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For many years two teams of physicists have worked independently to hunt for an energy field called the Higgs field and its byproduct a mysterious and elusive elementary sub atomic particle called the Higgs boson which were both first described in 1962 by Peter Higgs, a Scottish physicist at Edinburgh University.

To understand this theory we have to consider the properties of matter. Everything is composed of matter, which we can split into smaller and smaller particles, into molecules, then atoms, then sub atomic particles, electrons, hadrons (protons and neutrons), quarks until we reach an elementary particle. The study of the constituents of matter and their dynamics is called particle physics which is summarised by a theory called the Standard Model.

Although we tend to think of these elementary particles being somehow stuck together to form matter, this is inconsistent with modern quantum theories. According to these theories elementary particles, instead of clumping together, would have zero mass and would fly around the universe at the speed of light and behave like light photons. However we know from observation that the elementary particles combine into matter which has mass. To explain the origin of mass Peter Higgs developed a theory that an invisible energy field stretching throughout the universe switched on after the Big Bang, and that the interaction between particles and this field causes particles to drag, slow down and bind together to form matter with mass and weight. However light particles (photons) are not effected by the field and consequently do not have mass. This field was named the Higgs field in honour of Peter Higgs as was the Higgs boson, a particle that is a byproduct of the Higgs field.

To prove the existence of the theoretical Higgs field and Higgs boson it was necessary to create conditions that mimicked a microcosm of the time immediately after The Big Bang. A huge particle accelerator was built 100 metres underground in the European particle laboratory in Cern, near Geneva; this is called the Large Hadron Collider (LHC). In the LHC particles were accelerated for almost two years around a 27 kilometre ring at almost the speed of light. 1,000 trillion collisions between particles smashing into each other at such high speed eventually produced a flash of energy which was detected as a Higgs boson particle. The particle is short lived and rapidly disintegrates into light particles; the presence of the Higgs boson particle was detected by its light traces. The particle had a mass of 125-126 Gev about 130 times the mass of a proton.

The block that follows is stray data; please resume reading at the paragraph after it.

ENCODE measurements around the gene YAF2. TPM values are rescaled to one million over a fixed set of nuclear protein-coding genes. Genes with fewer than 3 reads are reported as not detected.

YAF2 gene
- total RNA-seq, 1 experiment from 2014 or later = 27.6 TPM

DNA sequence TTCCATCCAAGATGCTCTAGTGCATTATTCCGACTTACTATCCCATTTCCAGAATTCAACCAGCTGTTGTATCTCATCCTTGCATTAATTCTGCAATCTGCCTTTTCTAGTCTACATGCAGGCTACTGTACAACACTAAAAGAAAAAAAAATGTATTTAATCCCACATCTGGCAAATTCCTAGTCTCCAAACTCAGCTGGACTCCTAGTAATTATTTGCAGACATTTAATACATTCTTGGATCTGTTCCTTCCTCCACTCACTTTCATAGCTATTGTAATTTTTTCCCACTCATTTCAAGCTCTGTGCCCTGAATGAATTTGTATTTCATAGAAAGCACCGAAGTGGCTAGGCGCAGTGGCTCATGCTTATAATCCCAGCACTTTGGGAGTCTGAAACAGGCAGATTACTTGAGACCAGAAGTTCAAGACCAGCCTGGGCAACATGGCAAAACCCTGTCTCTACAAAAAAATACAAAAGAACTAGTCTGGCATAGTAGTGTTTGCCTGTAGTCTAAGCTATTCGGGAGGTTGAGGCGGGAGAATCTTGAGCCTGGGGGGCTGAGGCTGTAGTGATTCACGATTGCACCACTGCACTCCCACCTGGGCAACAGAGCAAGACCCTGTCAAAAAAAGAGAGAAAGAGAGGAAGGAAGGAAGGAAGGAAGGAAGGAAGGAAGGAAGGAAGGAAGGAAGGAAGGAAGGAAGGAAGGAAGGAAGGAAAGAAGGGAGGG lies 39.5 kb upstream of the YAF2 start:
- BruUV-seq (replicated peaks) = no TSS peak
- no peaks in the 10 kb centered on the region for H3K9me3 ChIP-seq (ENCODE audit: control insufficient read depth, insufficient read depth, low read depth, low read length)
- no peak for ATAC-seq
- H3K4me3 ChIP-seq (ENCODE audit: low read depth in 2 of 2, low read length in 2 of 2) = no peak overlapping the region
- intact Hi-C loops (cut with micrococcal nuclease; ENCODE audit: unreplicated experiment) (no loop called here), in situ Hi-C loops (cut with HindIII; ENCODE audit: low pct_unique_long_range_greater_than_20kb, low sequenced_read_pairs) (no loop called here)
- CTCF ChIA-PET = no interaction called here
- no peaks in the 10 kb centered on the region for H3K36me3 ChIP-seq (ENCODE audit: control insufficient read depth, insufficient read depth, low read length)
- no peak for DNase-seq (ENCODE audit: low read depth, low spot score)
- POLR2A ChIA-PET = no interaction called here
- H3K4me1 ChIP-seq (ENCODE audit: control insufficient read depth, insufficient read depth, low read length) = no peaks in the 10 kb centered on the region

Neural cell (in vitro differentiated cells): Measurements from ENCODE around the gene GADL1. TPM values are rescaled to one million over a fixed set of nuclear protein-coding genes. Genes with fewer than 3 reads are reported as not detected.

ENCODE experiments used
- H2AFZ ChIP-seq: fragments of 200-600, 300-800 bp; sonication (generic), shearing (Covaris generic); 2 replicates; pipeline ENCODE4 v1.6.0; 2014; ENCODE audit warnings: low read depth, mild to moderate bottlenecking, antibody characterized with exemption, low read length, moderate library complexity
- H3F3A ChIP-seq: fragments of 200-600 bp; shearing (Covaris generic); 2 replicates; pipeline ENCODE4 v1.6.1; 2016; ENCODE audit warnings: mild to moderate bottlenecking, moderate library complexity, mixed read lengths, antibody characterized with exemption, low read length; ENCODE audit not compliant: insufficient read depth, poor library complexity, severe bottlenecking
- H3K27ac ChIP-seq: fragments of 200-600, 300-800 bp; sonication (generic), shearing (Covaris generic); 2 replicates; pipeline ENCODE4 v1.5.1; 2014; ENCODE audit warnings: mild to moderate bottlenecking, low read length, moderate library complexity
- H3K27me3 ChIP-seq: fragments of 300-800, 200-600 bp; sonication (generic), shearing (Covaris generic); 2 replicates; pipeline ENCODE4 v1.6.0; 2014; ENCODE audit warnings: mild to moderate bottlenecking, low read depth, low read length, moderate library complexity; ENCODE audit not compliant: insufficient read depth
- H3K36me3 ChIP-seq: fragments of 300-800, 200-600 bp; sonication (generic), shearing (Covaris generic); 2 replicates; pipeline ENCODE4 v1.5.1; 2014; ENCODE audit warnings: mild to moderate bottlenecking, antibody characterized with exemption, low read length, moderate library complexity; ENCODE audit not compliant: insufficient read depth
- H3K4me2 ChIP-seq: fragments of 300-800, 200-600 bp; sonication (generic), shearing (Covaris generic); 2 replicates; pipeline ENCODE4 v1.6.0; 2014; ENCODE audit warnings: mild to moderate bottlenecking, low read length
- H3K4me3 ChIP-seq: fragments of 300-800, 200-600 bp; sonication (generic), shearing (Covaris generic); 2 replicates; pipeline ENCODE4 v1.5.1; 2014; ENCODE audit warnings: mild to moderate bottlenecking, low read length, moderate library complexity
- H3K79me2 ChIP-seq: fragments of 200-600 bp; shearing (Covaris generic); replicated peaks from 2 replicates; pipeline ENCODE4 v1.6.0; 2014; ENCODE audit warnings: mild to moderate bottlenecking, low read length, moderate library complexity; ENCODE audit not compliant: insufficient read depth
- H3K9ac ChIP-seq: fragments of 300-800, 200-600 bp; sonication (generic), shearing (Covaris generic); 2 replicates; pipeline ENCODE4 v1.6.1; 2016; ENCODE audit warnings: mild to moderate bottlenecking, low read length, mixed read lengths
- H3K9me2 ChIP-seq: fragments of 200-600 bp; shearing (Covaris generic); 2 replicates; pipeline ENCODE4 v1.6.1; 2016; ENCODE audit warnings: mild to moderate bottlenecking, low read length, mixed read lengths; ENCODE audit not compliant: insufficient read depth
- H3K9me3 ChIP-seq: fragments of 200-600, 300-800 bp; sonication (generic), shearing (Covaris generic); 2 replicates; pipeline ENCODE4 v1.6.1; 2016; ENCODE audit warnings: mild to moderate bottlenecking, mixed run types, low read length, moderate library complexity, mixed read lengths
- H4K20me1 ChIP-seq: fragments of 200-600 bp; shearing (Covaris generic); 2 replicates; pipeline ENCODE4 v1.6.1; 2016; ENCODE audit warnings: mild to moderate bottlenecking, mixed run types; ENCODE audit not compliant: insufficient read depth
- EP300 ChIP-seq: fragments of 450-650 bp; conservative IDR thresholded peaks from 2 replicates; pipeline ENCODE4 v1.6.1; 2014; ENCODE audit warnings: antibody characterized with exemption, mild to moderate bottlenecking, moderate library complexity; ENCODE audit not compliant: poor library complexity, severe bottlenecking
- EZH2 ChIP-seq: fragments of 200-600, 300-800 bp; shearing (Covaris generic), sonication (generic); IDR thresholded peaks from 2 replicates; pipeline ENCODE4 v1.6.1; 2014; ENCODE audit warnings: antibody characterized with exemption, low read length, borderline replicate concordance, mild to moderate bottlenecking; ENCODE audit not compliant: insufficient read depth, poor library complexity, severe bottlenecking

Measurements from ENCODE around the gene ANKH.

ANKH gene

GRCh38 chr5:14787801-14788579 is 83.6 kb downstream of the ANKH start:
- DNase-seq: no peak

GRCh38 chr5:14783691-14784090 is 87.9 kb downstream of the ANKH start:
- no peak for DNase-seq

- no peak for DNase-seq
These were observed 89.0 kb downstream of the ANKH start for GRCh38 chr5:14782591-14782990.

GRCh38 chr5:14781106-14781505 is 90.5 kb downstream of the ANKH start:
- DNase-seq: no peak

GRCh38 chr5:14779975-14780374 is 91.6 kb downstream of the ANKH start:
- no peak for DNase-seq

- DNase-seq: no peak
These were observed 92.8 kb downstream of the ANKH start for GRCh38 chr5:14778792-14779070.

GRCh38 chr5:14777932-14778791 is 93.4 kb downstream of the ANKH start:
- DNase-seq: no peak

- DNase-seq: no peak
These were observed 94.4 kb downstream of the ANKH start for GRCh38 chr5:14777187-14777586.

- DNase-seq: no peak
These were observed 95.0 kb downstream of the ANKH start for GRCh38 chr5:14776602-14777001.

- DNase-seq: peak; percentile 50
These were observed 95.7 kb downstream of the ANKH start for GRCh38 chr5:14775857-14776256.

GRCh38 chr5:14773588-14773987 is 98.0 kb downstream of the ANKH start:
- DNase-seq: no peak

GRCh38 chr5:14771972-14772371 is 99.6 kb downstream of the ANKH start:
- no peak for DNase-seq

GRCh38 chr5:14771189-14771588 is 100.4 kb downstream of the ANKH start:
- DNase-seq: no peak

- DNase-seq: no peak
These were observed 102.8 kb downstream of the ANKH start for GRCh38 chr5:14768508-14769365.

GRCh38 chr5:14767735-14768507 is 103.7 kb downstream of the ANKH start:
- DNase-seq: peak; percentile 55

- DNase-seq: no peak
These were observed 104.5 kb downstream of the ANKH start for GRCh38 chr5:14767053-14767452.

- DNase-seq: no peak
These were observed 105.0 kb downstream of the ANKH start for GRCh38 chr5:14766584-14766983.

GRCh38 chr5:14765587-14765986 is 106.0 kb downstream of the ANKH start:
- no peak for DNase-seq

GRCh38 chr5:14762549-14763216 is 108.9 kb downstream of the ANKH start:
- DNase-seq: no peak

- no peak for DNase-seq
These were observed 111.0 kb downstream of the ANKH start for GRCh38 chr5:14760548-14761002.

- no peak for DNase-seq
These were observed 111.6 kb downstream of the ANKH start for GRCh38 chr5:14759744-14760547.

This discovery is a milestone of scientific knowledge of nature; the all pervasive invisible energy field gives mass to matter. Without this field the universe, stars planets and life as we know it would not exist.

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Why does attentiveness to nature matter? In a very fundamental sense, we are what we pay attention to. Paying heed to beauty, grace, and everyday miracles promotes a sense of possibility and coherence that runs deeper and truer than the often illusory commercial, social "realities" advanced by mainstream contemporary culture. ... Our attention is precious, and what we choose to focus it on has enormous consequences. What we choose to look at, and to listen to--these choices change the world. As Thich Nhat Hanh has pointed out, we become the bad television programs that we watch. A society that expends its energies tracking the latest doings of the celebrity couple is fundamentally distinct from one that watches for the first arriving spring migrant birds, or takes a weekend to check out insects in a mountain stream, or looks inside flowers to admire the marvelous ingenuities involved in pollination. The former tends to drag culture down to its lowest commonalities; the latter can lift us up in a sense of unity with all life. The Way of Natural History, edited by Thomas Lowe Fleischner and published by Trinity University Press (Texas)